2-D measurements or Doppler study, and was thus limited (R.
248). Subsequently, a transesophageal echocardiogram
including Doppler study was completed on October 5, 2012,
which showed primarily normal results, excepting “mild
dilation of the left atrium” and “mild mitral
regurgitation, ” and “[n]o evidence of any
significant valvular heart disease or intramural
thrombus” (R. 246).
Disability Determination Explanation at the Initial
November 12, 2012, Dominic Graziano, M.D. opined Plaintiff
was “Partially Credible . . . mer [Medical Evidence of
Record] does not support degree of alleged impairments,
” and that “Normal mental status does not support
his claims of limitations in this domain” (R. Under
“Weighing of Opinion Evidence, ” the report
stated “[t]here is no indication that there is medical
or other opinion evidence” (R. 60). Dr. Graziano
concluded Plaintiff had the following exertional limitations:
occasionally lift 50 pounds; frequently lift 25 pounds;
stand, walk, or sit 6 hours in an 8-hour work day; and
unlimited pushing and pulling (R. 60). Dr. Graziano concluded
Plaintiff had the following postural limitations:
occasionally climb ramps/stairs; never climbing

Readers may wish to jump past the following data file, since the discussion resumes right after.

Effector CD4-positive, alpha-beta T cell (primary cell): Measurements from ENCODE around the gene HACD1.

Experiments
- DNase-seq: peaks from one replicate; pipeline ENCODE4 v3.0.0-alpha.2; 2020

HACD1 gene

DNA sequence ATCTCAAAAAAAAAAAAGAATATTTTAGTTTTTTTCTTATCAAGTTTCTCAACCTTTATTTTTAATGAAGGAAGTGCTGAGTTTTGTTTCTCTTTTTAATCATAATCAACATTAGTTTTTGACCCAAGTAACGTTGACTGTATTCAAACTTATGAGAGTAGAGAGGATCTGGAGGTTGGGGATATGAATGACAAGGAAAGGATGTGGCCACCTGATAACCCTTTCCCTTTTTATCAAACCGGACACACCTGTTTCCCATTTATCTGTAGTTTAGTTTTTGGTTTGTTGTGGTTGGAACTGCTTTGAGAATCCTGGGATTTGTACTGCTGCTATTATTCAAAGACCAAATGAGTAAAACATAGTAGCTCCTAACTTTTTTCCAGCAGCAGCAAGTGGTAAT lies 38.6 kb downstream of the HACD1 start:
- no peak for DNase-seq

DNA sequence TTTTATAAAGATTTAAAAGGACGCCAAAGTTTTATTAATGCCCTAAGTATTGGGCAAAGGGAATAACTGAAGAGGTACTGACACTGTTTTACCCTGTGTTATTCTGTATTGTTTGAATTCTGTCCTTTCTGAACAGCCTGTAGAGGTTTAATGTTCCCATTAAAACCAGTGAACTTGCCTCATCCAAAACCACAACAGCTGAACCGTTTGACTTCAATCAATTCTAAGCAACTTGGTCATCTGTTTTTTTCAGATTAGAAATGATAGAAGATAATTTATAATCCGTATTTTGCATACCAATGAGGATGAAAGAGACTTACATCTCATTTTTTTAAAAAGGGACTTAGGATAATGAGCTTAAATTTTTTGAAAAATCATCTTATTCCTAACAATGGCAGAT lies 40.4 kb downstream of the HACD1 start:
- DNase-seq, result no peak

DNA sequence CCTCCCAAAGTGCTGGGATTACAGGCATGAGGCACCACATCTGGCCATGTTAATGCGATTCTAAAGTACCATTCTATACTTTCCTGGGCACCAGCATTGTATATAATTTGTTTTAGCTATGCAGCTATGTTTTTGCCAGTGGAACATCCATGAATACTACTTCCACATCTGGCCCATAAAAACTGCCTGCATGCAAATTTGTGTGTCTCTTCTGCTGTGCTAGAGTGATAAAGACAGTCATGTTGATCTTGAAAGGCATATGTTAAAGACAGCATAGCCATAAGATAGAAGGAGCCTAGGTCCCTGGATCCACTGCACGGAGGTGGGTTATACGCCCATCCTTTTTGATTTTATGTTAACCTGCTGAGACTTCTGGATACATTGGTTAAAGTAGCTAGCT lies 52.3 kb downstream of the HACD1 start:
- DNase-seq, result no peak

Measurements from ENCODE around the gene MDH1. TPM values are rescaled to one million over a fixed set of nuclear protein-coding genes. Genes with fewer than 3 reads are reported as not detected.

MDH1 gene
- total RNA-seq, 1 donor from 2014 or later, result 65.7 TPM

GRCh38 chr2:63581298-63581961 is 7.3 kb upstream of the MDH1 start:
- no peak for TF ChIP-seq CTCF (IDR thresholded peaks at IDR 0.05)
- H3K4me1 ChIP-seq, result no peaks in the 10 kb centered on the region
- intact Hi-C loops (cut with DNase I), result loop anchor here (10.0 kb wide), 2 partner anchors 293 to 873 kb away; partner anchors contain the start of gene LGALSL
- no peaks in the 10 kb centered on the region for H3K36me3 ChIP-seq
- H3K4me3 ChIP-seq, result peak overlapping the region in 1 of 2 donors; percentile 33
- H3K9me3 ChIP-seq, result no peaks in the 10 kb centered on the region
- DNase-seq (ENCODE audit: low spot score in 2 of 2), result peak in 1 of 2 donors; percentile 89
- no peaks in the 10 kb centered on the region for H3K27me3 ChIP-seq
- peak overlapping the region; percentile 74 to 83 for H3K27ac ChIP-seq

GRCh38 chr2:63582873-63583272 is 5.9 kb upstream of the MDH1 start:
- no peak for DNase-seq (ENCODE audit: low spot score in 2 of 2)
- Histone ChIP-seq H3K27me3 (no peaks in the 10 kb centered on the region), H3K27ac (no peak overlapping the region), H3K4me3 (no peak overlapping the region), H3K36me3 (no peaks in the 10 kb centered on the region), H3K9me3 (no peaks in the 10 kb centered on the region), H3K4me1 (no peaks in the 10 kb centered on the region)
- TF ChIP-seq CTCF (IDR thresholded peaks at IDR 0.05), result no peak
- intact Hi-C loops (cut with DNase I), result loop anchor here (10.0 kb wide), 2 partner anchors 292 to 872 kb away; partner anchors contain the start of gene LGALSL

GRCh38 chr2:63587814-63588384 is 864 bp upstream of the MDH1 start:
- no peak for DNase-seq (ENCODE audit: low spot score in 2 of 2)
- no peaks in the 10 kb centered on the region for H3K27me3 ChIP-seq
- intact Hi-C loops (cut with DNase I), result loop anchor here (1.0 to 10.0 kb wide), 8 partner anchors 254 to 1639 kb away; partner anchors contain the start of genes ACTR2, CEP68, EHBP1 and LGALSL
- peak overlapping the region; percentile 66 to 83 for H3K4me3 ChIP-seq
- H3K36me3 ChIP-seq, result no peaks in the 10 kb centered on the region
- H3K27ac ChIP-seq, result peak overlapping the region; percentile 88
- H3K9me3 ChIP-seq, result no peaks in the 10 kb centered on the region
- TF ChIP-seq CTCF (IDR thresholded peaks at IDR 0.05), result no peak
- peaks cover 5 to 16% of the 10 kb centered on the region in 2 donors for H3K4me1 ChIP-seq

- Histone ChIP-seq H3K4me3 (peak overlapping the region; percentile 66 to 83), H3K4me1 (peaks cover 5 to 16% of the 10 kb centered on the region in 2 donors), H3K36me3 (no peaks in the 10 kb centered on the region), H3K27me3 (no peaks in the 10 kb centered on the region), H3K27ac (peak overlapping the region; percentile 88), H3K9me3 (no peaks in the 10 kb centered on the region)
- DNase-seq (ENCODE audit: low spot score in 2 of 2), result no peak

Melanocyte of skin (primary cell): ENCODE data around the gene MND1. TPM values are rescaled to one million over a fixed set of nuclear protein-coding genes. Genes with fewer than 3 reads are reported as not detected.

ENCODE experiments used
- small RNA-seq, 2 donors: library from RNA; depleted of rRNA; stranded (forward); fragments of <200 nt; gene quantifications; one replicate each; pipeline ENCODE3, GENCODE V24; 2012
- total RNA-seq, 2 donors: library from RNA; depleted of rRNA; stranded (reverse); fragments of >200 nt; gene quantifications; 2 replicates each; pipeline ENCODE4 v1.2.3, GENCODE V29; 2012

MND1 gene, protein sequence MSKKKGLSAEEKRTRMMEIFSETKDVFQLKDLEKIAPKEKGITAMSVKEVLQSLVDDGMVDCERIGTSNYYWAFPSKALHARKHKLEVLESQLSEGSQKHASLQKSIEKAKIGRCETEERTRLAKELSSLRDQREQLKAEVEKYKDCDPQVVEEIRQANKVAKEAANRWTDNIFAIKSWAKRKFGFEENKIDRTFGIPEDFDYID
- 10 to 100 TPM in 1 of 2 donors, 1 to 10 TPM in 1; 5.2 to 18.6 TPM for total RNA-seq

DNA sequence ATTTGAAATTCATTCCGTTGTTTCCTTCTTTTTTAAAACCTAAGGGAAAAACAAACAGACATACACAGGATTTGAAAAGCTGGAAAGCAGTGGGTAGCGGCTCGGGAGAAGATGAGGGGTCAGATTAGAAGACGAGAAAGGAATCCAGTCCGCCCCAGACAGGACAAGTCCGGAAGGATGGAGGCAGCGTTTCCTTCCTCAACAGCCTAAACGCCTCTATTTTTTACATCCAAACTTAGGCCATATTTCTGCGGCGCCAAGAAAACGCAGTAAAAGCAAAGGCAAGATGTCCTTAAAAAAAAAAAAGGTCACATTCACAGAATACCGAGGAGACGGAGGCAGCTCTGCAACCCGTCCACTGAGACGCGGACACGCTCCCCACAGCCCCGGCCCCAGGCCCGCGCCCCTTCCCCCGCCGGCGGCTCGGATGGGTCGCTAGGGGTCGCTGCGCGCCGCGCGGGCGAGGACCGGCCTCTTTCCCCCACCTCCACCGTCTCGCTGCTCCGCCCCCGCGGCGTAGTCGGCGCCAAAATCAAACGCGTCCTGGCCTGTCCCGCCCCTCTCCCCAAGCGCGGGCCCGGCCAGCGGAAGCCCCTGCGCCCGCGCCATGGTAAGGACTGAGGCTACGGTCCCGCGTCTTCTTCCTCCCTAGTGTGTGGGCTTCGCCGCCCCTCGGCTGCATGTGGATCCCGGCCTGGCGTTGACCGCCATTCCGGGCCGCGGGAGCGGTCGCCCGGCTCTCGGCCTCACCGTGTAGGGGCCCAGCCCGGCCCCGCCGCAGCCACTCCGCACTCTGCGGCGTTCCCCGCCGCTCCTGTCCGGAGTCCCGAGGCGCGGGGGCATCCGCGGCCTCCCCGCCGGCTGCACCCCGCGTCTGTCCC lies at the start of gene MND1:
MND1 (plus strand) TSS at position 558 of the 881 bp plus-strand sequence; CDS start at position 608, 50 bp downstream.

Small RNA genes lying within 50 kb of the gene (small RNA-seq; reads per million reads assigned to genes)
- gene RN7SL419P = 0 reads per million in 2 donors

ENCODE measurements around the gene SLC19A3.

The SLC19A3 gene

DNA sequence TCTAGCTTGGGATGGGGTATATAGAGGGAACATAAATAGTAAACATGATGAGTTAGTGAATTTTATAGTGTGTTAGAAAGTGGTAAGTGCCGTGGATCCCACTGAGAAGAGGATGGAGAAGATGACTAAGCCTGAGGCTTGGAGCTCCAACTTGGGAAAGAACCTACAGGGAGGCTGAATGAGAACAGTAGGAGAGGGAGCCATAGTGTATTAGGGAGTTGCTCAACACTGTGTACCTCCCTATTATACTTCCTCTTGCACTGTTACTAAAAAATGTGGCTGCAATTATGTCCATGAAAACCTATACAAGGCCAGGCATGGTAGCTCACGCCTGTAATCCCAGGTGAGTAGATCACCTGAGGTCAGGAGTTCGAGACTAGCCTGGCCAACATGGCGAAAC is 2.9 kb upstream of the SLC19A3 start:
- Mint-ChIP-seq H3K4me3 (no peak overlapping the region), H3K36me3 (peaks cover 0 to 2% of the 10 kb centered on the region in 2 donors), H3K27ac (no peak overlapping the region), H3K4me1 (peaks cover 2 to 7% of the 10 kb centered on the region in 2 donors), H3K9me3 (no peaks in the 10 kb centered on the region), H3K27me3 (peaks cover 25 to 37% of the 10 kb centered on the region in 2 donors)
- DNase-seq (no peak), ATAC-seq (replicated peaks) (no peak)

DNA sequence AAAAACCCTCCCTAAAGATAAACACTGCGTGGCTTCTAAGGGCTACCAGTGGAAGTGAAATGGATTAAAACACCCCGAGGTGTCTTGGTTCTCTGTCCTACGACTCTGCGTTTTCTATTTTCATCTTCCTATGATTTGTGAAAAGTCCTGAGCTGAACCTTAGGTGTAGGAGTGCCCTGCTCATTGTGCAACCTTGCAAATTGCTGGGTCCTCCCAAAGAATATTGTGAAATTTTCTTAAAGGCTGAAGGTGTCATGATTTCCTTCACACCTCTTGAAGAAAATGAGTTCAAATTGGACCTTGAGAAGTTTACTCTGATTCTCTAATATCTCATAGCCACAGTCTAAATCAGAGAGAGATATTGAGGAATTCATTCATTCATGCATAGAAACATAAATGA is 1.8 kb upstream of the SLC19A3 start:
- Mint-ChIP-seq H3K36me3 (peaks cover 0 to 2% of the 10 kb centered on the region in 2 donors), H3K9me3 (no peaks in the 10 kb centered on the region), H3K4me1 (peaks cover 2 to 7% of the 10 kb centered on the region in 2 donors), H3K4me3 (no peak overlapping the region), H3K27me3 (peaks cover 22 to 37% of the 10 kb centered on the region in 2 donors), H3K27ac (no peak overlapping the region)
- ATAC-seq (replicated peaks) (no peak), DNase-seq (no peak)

ladders/ropes/scaffolds; never balancing; occasionally
stooping, kneeling, crouching, and crawling, which he
supported with “small cva with wide based atalgic gait,
mildly unsteady gait” (R. 61). Dr. Graziano concluded
Plaintiff had the following environmental limitations:
Unlimited extreme cold, extreme heat, wetness, humidity,
noise, and fumes etc.; avoid even moderate exposure to
vibration; and avoid all exposure to hazards (machinery,
heights, etc.), and could perform Light work. Id.
December 29, 2012, Debra Lilly, Ph.D. listed the following
Medically Determinable Impairment Diagnoses: 1) Other
Disorders of the Nervous System: Priority - Primary, Severity
- Severe; 2) Organic Brain Syndrome, Priority - Secondary,
Severity - Non Severe; 3) Anxiety Disorders: Priority: Other,
Severity: Non Severe, ” none of which she found to
satisfy A, B, or C criteria (R. 58). Dr. Lilly found mild
restriction of activities of daily living, mild difficulties
in maintaining social functioning, and mild difficulties in
maintaining concentration, persistence, or pace. Dr. Lilly
further opined “The claimant has a history of CVFA with
reports of cognitive issues. These are not apparent upon
testing. His activities of daily living do not reflect
significant difficulties secondary to a mental disorder. Non
Severe” (R. 59).
Neuropsychological Evaluation / Consultative Evaluation
December 11, 2012, licensed psychologist Cynthia Spaulding